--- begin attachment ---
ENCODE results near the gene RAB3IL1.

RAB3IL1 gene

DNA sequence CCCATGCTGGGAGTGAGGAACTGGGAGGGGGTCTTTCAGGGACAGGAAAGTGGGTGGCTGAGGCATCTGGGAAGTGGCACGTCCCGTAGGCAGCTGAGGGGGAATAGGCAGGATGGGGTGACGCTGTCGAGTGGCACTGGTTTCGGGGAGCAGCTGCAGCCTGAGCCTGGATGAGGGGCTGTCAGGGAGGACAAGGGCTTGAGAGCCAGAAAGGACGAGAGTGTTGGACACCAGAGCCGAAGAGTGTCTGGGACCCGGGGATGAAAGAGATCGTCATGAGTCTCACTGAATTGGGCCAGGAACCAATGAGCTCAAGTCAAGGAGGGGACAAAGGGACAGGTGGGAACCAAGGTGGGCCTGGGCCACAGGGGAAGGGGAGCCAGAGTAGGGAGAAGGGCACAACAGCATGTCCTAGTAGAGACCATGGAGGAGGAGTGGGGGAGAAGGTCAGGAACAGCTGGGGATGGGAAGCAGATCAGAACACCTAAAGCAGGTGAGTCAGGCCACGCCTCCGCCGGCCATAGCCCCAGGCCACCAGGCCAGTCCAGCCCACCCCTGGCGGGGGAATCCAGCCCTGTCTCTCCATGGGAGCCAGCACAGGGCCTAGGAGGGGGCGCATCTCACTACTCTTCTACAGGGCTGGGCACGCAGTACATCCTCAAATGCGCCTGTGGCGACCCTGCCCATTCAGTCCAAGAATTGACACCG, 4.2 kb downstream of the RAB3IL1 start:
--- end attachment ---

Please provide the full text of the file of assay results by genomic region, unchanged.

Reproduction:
ENCODE results near the gene RAB3IL1.

RAB3IL1 gene

DNA sequence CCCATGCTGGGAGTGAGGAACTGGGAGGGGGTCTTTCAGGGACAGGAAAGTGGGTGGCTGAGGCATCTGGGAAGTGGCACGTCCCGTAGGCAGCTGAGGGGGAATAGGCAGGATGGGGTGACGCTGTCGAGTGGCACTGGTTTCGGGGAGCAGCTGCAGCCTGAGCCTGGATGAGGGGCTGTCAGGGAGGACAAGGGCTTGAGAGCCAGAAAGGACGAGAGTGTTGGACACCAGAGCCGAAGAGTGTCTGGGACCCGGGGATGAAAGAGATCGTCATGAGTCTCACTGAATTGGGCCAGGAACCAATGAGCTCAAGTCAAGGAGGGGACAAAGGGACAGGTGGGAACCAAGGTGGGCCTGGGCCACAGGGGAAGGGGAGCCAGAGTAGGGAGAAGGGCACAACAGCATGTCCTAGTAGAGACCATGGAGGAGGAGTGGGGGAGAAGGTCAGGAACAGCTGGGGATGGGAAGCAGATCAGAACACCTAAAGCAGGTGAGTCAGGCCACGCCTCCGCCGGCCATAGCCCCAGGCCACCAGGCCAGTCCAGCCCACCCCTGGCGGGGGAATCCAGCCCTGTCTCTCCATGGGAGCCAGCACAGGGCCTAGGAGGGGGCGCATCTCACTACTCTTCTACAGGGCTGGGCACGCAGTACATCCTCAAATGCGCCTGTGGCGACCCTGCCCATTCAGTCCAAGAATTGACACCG, 4.2 kb downstream of the RAB3IL1 start: